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LEGAL EAGLE: I’ve cared for my daughter’s son, now she wants him back

My daughter couldn’t cope with her son when he was born so I applied for a special guardianship order.

By The Newsroom
Tuesday, 17th May 2022, 12:00 am

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She now wants him back and is threatening to take me to court. To make things worse social services are now concerned for my grandson’s welfare. They have said they are going to apply for an interim care order. Can they do this? What does this mean for me? Can my special guardianship order be taken away?

The fact that your grandson is the subject of a special guardianship order (SGO) does not prevent the local authority issuing care proceedings. It also does not prevent a parent applying for a child arrangement order (CAO) for residence, subject to the court’s permission.

This permission is required because an SGO is intended to be a permanent order. An SGO provides a more permanent legal status as a non-parent than you would have if you were named in a child arrangement order for residence.

An SGO will continue until your grandson is 18 unless discharged sooner.

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The making of a care order (CO), interim or otherwise, does not discharge an SGO automatically - an application must be made.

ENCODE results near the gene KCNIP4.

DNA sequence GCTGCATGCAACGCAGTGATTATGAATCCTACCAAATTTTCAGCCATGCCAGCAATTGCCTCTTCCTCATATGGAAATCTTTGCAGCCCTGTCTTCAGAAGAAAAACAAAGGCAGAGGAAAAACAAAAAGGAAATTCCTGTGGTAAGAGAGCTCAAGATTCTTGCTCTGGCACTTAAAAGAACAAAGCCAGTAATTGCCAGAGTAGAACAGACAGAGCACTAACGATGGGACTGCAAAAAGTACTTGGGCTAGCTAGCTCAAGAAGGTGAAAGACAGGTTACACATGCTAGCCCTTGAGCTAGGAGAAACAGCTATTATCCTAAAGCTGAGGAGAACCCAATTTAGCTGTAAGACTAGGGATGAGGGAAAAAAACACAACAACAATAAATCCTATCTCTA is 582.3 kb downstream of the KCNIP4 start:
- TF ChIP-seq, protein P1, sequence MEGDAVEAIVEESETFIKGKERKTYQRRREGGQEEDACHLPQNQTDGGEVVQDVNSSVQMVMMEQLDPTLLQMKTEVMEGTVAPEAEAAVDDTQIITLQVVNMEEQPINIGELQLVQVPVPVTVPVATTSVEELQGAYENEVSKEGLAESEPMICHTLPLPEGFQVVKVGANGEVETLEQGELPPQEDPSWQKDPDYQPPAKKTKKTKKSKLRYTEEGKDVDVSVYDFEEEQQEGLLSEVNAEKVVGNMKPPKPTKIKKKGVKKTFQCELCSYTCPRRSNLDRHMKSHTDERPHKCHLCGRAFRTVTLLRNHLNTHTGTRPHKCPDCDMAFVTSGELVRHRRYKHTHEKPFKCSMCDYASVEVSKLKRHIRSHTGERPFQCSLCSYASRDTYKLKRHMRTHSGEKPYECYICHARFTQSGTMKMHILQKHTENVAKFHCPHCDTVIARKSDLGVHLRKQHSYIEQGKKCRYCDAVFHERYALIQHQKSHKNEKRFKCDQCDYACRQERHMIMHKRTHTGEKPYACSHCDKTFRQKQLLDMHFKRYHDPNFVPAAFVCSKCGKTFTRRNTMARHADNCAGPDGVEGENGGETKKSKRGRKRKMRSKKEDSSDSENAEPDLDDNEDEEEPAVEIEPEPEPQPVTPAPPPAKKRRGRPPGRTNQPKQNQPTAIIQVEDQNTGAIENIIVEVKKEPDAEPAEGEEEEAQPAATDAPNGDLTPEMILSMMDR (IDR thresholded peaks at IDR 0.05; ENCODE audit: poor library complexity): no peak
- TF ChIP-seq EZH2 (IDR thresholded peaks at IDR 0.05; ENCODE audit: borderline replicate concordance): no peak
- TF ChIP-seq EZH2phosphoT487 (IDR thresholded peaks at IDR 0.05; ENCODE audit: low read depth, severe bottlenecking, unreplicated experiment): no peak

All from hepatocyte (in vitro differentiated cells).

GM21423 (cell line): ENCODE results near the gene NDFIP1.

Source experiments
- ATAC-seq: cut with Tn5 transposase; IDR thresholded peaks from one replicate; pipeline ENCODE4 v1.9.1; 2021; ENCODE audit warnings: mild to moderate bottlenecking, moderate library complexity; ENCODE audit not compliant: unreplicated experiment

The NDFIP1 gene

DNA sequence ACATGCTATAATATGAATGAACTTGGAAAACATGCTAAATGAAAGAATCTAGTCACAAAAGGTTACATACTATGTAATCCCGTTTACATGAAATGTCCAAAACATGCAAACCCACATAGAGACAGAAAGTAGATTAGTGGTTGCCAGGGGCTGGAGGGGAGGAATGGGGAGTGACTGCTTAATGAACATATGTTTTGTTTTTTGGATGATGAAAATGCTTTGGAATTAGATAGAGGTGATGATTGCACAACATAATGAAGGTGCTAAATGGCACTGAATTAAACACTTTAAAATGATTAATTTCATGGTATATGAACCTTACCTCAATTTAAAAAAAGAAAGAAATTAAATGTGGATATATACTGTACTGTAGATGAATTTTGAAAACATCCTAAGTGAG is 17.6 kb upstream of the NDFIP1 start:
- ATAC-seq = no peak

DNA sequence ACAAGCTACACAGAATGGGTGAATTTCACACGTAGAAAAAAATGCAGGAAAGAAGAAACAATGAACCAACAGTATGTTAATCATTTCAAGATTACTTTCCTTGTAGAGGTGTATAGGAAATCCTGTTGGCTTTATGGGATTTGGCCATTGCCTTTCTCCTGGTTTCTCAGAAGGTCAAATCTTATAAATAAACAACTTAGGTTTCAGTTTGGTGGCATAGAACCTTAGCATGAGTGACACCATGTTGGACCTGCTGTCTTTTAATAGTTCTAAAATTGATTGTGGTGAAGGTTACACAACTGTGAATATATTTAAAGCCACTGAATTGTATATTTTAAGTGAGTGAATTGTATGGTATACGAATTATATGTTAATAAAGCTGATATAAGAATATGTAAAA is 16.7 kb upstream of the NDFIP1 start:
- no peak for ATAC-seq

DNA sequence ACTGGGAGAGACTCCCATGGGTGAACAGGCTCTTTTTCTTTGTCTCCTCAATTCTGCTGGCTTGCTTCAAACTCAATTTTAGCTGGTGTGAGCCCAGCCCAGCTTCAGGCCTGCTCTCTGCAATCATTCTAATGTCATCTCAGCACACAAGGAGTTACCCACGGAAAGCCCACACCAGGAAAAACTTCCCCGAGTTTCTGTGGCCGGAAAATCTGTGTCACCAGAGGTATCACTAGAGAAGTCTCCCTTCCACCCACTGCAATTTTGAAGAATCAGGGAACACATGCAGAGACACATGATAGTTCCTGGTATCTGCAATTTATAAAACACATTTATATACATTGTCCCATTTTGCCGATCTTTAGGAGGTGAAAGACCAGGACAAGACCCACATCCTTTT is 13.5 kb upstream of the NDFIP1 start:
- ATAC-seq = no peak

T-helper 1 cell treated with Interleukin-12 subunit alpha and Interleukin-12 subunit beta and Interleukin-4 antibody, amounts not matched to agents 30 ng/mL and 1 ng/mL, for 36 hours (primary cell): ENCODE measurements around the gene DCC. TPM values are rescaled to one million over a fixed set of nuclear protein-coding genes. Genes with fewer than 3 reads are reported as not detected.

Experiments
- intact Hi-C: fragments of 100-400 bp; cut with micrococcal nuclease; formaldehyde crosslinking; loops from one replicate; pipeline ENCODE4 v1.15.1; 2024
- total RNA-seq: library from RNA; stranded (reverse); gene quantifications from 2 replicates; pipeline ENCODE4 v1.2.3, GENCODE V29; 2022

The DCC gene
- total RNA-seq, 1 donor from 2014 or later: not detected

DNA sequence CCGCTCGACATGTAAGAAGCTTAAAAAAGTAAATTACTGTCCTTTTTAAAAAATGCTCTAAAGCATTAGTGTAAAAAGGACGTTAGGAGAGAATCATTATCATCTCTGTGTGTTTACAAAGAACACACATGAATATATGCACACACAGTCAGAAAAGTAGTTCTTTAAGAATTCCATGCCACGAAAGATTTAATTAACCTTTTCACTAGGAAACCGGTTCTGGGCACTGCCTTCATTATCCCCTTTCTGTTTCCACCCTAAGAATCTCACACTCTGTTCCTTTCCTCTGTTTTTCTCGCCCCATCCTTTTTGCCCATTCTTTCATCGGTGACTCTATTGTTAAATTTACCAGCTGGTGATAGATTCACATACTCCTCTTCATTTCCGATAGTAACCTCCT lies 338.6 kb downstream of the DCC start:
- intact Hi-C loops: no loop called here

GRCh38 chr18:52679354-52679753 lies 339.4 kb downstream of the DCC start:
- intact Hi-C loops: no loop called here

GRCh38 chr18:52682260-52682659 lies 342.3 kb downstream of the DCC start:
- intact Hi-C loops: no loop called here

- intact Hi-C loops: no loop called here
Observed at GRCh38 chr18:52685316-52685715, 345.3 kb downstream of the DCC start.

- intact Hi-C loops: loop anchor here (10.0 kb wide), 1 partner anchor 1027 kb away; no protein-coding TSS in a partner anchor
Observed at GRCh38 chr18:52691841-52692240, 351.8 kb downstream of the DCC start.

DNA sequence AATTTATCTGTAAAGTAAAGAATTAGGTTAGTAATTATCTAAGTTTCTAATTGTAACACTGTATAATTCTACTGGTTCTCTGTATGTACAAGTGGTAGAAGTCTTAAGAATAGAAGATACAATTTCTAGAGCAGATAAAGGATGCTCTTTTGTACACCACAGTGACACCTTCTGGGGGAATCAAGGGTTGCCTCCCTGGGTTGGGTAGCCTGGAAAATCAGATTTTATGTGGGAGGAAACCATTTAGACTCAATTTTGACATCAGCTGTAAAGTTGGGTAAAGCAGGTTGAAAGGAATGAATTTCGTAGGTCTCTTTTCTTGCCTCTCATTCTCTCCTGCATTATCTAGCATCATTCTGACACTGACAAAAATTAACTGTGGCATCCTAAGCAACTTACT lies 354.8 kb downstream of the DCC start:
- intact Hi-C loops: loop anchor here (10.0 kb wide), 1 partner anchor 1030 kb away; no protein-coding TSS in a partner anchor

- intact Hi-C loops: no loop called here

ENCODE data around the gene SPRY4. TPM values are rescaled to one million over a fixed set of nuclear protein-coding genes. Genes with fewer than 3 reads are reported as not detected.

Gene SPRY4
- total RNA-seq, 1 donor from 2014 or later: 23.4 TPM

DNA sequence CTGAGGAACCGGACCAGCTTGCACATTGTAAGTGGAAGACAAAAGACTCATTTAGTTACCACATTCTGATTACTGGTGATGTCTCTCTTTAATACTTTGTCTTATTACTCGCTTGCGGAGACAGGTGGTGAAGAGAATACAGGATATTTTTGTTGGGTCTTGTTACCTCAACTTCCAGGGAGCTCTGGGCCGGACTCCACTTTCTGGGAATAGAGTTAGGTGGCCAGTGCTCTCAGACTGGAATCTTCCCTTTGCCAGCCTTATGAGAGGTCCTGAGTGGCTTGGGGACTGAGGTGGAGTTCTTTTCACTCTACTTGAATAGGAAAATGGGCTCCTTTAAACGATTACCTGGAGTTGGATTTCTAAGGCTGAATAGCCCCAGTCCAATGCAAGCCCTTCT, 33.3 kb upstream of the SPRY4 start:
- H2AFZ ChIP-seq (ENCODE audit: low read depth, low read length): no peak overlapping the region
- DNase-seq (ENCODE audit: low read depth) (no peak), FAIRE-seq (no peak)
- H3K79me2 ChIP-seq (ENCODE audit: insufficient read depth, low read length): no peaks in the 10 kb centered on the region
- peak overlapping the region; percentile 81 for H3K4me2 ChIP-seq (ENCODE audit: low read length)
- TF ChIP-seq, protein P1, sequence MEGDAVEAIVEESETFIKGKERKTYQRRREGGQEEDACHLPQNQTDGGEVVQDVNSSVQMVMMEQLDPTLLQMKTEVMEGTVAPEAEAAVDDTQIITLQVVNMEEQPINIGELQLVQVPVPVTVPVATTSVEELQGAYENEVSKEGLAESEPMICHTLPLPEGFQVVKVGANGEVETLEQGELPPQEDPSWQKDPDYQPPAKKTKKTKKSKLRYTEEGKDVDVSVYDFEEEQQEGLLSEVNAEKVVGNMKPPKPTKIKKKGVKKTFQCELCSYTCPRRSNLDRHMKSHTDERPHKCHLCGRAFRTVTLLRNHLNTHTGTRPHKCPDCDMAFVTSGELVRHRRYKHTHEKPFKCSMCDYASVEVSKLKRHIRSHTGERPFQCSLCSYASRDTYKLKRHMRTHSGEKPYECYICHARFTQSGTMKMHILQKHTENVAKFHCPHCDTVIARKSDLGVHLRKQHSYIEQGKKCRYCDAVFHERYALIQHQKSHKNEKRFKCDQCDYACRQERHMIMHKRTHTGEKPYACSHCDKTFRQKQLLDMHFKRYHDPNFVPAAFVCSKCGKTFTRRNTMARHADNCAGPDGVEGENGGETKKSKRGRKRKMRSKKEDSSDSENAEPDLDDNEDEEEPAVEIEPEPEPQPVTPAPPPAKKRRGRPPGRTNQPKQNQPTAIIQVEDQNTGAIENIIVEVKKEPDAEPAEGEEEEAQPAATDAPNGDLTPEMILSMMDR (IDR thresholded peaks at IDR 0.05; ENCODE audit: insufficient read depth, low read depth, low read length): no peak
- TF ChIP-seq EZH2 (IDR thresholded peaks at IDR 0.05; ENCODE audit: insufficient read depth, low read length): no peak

The list of those who can apply to discharge includes a local authority with a CO for the child.

Your daughter would need permission of the court before she could make an application to discharge the SGO. The court would grant permission only if your daughter could demonstrate a significant change in the circumstances since the SGO was made.

At the moment you and your daughter have parental responsibility for your grandson.

As a result of the SGO you benefit from enhanced parental responsibility which means you have the final say on decisions regarding him. An interim care order (ICO) usually gives the same powers as a final order.

For an ICO the local authority gains parental responsibility within the constraints of using it for the limited time period of an ICO.

On the making of the ICO it is the local authority who will now hold the enhanced parental responsibility and will have the final say on decisions.

They are also able to decide the extent to which you may exercise your parental responsibility in relation to your grandson.

If your grandson was moved from your care the local authority must allow reasonable contact between the two of you.